As announced by the City Council then, the districts with the most parrots are Carabanchel (2,547), Moncloa-Aravaca (2,298) and Latina (2,229). Between the three, on the west-southwest axis, they make up almost 54.5% of the Madrid population. They are installed in the trees of the pinaceae family (81%), mostly cedars and to a lesser extent pines, followed by deciduous trees (6%), especially bananas.

Half of the parrots in Spain live in Madrid


In the national SEO / BirdLife census in 2015, 18,980-21,455 parrot specimens were calculated throughout Spain. The communities with the largest population are Madrid, in the first place, followed by Catalonia, with 7,248-8,193 and 6,891-7,792 respectively. In the census carried out in 2019 in the municipality of Madrid, 4,408 nests were located and their population was estimated between 11,154 and 12,975 specimens, which would represent almost 50% of the national population according to the figure obtained at the state level.

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The invasion has its origin in the fashion of the eighties and nineties to buy them as pets. In 2005, the EU banned the import of wild birds after detecting cases of avian flu and in 2013, the Spanish Government also banned the possession and sale of the two species of parrot, although the specimens came from captive breeding. But it was too late. Since 1986, the first year in which there are official records, until 2015, Spain legally imported more than one million parrots. Once on Spanish soil, the parrots learned to open their cages and escaped or were released by their owners. They live for 20 years in captivity and reproduce rapidly (between six and eight eggs a year).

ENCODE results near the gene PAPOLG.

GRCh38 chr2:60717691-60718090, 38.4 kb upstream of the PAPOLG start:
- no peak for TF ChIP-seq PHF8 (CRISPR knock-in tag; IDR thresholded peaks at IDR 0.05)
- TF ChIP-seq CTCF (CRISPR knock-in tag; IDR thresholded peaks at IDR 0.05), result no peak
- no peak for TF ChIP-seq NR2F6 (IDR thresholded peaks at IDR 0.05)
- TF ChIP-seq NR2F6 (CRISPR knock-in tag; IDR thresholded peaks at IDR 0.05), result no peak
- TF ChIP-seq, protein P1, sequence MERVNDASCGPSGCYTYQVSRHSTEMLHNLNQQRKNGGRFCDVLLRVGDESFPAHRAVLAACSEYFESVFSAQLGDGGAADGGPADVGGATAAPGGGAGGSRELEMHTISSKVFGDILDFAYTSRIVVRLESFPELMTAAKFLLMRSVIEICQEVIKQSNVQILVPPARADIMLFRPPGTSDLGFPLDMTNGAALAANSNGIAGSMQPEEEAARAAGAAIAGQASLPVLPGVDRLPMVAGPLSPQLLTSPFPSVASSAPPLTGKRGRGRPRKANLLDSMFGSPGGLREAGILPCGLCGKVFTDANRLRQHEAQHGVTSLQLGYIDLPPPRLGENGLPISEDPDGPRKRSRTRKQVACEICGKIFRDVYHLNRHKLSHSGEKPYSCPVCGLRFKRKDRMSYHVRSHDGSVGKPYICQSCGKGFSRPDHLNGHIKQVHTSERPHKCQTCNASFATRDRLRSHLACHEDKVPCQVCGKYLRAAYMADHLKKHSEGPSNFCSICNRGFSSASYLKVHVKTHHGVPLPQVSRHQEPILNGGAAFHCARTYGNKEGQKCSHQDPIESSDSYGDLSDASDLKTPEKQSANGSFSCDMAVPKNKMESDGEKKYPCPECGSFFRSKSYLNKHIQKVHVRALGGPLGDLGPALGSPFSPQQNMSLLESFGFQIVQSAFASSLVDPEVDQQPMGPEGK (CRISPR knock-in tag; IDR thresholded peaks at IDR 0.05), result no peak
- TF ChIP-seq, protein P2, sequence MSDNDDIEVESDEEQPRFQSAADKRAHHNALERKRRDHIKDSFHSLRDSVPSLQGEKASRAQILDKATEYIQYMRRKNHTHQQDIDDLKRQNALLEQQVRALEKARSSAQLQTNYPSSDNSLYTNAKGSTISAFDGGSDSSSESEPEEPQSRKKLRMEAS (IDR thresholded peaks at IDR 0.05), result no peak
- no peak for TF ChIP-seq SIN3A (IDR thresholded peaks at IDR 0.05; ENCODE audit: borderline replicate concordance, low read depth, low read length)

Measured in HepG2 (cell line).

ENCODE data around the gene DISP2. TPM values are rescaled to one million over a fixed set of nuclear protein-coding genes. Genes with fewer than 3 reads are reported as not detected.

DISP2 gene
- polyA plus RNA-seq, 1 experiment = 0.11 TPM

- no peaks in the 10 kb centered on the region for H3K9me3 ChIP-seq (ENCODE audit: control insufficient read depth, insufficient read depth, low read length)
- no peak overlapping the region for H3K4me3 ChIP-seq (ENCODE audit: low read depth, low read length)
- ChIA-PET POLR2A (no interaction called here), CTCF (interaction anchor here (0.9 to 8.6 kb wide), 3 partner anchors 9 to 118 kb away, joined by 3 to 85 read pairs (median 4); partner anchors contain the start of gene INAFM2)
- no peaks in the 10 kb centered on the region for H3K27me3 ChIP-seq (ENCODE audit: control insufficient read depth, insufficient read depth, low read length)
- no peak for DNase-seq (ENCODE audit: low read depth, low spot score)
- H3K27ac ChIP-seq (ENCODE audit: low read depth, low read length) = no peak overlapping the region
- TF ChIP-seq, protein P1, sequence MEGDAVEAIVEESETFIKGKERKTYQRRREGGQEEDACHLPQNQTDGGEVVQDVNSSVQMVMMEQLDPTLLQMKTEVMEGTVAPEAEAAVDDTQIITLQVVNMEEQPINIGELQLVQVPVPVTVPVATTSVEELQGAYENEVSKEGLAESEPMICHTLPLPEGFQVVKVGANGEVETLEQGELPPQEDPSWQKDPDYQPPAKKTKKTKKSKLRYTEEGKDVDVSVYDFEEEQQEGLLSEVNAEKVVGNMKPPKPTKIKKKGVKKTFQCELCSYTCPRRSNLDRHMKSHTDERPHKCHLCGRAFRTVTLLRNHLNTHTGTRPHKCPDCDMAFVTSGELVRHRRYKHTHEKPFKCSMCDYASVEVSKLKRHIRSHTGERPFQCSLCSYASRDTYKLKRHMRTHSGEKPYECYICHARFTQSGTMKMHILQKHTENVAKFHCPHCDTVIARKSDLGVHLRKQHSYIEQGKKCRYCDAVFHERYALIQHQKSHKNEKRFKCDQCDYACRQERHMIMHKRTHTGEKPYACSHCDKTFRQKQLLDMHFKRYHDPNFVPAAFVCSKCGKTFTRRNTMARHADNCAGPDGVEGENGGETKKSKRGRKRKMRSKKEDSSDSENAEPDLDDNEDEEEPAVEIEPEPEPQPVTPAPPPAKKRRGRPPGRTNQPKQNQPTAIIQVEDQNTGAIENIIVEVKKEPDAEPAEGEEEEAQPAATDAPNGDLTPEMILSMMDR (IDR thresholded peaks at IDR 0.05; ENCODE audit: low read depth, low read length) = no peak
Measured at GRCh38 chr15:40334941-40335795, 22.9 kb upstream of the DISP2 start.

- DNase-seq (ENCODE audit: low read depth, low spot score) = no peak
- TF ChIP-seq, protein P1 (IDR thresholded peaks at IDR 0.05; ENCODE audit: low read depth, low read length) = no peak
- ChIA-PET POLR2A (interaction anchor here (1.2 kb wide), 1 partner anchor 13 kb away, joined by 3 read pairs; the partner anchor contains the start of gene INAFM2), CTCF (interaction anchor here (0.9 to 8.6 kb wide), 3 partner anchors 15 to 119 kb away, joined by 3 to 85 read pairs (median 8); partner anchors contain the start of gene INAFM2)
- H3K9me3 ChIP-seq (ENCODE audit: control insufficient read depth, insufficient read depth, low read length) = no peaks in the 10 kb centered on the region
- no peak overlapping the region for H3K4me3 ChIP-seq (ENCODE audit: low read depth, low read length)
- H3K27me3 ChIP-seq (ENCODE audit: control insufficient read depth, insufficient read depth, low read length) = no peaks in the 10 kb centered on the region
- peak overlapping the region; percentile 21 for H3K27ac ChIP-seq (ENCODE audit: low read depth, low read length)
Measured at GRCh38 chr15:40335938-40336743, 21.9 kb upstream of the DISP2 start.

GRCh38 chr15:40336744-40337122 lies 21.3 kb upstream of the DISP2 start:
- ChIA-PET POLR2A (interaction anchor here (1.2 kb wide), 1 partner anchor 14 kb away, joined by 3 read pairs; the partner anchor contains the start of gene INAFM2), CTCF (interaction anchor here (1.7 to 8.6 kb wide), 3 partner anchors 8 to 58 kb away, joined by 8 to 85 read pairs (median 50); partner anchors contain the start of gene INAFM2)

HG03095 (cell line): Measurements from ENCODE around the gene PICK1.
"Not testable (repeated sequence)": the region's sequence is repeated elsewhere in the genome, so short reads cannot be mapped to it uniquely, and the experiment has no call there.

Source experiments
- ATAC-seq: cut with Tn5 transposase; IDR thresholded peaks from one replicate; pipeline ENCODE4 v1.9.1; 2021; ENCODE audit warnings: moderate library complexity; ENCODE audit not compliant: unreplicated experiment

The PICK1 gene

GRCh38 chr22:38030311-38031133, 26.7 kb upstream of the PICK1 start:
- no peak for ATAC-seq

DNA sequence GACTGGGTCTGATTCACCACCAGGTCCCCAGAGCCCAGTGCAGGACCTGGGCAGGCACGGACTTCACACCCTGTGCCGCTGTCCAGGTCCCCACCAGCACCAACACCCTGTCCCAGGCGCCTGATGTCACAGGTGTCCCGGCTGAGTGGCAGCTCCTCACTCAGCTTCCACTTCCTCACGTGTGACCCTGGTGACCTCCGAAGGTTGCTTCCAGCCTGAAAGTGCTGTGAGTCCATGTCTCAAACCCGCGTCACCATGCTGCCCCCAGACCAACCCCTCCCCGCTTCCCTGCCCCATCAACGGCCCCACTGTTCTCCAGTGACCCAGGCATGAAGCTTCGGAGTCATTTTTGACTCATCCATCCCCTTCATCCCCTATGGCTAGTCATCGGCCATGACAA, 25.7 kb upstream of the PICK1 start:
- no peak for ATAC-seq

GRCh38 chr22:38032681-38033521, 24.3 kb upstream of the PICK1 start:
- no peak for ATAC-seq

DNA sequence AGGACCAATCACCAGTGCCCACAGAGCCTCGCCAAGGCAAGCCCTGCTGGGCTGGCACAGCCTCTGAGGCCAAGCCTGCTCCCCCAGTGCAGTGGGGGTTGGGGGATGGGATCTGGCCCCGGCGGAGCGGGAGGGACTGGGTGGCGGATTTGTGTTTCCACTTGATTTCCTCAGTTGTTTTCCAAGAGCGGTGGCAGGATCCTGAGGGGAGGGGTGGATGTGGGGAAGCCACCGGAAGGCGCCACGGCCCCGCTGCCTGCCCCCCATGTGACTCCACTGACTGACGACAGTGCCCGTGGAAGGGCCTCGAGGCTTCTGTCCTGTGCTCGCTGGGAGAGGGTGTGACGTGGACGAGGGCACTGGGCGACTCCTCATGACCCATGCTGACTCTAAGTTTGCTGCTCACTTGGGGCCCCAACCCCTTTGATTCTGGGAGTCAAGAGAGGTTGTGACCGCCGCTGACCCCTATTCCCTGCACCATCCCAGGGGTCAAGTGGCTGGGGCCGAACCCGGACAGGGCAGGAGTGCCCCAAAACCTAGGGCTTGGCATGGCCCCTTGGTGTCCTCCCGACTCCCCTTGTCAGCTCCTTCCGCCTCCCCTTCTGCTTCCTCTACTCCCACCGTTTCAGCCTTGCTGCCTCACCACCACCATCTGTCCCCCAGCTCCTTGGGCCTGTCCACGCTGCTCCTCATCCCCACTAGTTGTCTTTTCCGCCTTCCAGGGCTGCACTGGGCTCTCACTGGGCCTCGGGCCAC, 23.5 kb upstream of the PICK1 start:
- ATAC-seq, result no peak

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George Holan

George Holan is chief editor at Plainsmen Post and has articles published in many notable publications in the last decade.